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Re: 20D - flash sync circuit voltage limit

Something from the knowledge base at Euro-Canon:

"The trigger circuit voltage (TCV) rating for any EOS digital SLR is the same on the hotshoe as it is on the PC terminal (if the camera has one), but the acceptable TCV level varies according to the camera model. For the EOS-1D, EOS-1Ds, and EOS-1D Mark II, acceptable TCV is 250V. For EOS D30, D60, 10D and 300D, acceptable TCV is 6V.

The main reason for the difference is the way the x-synchronisation signal is generated. With the 250V cameras, the x-synchronisation signal is generated electronically. With the 6V cameras, the x-synchronisation signal is generated mechanically. It would be great to have electronic x-synchronisation in all EOS digital SLRs, but it costs more. "

http://www.cps.canon-europe.com/kb/d...jsp?faqId=1015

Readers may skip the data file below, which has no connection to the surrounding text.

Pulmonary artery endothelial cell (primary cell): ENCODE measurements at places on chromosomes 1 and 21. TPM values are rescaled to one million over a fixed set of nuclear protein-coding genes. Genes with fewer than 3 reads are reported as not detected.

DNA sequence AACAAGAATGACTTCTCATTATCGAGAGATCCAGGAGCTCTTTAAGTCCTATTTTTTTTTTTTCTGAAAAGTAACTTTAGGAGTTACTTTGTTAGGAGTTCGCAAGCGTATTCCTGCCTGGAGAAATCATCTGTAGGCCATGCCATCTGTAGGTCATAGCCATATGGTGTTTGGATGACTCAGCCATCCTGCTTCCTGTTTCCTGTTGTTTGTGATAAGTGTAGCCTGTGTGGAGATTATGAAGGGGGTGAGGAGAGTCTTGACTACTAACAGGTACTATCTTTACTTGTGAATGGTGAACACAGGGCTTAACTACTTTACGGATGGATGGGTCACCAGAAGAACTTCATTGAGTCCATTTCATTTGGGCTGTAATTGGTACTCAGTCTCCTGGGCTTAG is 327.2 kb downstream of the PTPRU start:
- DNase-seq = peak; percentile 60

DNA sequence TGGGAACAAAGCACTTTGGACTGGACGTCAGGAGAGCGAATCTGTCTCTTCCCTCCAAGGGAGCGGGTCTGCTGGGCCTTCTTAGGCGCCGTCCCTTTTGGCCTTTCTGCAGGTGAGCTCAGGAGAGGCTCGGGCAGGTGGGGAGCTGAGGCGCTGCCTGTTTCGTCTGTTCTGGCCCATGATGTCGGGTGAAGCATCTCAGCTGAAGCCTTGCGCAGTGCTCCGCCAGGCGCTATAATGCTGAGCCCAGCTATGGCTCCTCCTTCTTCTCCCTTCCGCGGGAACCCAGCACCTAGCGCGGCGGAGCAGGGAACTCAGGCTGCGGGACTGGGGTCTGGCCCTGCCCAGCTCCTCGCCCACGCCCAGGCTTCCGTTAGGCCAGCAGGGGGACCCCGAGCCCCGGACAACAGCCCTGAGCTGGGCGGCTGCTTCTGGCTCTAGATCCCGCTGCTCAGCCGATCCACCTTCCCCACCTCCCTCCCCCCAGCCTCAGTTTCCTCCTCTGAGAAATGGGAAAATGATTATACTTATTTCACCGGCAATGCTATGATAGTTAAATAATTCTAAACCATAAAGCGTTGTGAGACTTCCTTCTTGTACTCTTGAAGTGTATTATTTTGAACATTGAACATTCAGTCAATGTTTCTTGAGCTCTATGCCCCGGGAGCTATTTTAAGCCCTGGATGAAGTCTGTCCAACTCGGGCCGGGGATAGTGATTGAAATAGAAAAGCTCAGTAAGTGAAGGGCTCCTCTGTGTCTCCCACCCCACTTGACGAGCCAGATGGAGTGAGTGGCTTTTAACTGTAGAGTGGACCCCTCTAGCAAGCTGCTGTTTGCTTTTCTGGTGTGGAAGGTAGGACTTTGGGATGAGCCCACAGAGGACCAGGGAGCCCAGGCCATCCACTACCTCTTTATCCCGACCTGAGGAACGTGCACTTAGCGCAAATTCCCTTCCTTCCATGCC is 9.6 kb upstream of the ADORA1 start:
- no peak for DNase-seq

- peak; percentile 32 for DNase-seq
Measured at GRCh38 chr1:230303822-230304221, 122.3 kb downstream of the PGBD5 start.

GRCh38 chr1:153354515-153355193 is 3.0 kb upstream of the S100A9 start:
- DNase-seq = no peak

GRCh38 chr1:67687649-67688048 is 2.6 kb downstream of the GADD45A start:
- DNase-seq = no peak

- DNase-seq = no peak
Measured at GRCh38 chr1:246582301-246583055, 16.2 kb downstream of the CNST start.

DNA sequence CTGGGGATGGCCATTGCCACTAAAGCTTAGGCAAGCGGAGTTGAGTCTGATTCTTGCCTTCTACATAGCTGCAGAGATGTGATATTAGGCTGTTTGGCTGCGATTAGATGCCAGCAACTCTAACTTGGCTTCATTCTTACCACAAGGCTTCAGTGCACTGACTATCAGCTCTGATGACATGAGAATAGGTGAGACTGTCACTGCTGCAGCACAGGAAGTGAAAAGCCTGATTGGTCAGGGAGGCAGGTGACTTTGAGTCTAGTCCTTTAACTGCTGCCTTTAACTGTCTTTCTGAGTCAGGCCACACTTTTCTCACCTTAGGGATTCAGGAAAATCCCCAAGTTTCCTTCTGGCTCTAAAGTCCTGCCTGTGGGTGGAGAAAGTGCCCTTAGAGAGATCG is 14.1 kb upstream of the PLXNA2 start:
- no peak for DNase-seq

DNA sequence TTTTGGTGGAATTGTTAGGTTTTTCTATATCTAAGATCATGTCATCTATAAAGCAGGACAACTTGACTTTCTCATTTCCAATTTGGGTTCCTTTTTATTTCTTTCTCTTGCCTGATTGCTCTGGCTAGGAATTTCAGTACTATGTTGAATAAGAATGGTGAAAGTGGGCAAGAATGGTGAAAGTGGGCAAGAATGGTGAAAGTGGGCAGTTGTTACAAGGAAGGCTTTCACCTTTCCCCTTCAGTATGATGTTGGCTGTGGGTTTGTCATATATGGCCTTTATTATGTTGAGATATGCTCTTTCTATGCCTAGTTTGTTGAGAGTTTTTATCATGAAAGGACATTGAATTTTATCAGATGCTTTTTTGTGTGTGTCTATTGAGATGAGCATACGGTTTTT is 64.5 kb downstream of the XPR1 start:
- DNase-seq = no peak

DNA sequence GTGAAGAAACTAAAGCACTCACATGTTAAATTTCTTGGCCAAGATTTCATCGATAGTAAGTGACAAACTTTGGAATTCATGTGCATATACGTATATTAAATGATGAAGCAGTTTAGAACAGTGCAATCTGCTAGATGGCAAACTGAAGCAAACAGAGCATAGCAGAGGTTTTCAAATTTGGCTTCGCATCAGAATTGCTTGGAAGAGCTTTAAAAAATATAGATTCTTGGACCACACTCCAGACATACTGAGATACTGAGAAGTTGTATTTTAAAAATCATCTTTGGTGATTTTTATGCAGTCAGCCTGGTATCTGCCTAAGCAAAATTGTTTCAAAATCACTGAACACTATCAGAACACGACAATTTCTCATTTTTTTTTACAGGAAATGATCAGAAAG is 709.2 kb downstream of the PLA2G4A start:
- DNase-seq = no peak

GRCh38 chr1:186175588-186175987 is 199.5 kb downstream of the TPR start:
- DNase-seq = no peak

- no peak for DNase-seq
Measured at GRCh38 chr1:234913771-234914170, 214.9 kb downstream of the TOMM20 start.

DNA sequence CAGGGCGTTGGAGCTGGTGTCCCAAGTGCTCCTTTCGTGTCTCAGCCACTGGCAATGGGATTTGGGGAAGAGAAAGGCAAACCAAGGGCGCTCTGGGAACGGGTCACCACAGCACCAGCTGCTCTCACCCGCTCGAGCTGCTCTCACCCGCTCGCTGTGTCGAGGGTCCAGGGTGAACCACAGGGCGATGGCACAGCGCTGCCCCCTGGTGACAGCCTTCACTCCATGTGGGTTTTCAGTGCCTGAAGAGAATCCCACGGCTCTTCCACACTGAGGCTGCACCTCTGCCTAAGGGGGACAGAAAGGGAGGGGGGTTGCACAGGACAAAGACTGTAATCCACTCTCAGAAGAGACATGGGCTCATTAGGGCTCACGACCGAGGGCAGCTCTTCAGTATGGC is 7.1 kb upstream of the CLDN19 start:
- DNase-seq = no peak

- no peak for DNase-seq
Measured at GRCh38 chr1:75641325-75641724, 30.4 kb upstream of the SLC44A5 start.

This of course makes little sense compared to the instruction manual.

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Old 02-12-2005, 11:11 AM
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Re: 20D - flash sync circuit voltage limit

Hi, Kirk,

Yes, I had seen that. We must note, however, that it does not mention the 20D (it was presumably prepared pre-20D), and there is always the possibility that the 20D design does not follow the same plan as the other "big" cameras.

One member of the dpr forum had an extensive discussion with Canon tech support, where a technician summoned by the agent assured him that the limit for the shoe was 6 V. (Of course, even on the 10D and 300D, what that actually means has been susceptible to considerable misunderstanding, which Chuck Westfall was been able to nicely clear up.)